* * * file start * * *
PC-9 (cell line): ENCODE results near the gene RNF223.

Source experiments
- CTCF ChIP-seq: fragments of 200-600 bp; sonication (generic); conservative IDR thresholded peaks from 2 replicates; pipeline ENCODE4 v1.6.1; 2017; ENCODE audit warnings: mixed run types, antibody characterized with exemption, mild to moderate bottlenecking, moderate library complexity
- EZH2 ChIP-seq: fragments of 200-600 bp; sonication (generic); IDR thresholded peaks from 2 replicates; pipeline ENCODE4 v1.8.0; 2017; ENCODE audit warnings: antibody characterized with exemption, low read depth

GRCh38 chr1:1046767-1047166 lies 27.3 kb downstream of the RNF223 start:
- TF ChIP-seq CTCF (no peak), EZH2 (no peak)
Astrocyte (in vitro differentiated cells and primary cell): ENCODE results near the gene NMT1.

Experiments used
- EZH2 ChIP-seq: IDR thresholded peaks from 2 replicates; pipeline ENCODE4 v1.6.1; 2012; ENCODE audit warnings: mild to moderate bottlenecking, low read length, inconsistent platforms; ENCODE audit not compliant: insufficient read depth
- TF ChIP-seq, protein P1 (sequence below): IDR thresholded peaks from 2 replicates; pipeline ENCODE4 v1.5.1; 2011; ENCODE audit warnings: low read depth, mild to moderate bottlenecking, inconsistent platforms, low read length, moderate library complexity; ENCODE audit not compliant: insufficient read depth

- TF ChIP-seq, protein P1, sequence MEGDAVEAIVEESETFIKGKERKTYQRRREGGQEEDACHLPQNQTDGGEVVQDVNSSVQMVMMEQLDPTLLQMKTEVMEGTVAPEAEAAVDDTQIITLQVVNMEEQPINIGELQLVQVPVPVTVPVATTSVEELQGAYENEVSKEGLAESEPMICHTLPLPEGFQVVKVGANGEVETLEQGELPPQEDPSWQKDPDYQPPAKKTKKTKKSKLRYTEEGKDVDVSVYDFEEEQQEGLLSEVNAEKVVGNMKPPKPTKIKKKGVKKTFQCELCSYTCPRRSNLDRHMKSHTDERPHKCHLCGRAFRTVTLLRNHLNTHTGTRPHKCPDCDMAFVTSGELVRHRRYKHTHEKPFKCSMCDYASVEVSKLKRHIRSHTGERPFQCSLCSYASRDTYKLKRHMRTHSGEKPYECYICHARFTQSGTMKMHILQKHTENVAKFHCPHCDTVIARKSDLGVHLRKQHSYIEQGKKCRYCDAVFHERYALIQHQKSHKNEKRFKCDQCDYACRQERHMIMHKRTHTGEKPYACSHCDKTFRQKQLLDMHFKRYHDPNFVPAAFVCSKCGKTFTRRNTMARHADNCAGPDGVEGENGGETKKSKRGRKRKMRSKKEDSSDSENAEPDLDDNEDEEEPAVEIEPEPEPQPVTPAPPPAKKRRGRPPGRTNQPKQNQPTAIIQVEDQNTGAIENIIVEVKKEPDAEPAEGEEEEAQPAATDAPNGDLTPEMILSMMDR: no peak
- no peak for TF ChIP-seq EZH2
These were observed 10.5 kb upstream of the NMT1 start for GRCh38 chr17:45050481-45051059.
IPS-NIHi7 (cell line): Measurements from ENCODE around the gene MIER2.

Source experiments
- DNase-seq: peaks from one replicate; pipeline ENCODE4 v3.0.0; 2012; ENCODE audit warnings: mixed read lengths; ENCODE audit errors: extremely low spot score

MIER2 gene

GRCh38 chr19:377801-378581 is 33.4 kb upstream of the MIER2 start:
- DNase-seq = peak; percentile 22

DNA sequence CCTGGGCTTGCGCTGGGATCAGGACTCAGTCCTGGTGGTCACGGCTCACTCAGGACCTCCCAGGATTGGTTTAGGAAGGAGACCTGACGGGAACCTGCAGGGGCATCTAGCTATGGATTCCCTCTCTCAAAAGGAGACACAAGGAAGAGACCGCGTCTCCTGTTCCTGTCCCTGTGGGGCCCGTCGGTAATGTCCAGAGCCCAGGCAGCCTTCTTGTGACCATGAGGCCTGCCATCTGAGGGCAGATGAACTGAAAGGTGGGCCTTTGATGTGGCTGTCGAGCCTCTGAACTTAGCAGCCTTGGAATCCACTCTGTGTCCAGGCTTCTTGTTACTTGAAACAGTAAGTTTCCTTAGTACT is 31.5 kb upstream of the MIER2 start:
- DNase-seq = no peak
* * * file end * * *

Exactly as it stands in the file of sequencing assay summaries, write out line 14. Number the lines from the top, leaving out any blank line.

IPS-NIHi7 (cell line): Measurements from ENCODE around the gene MIER2.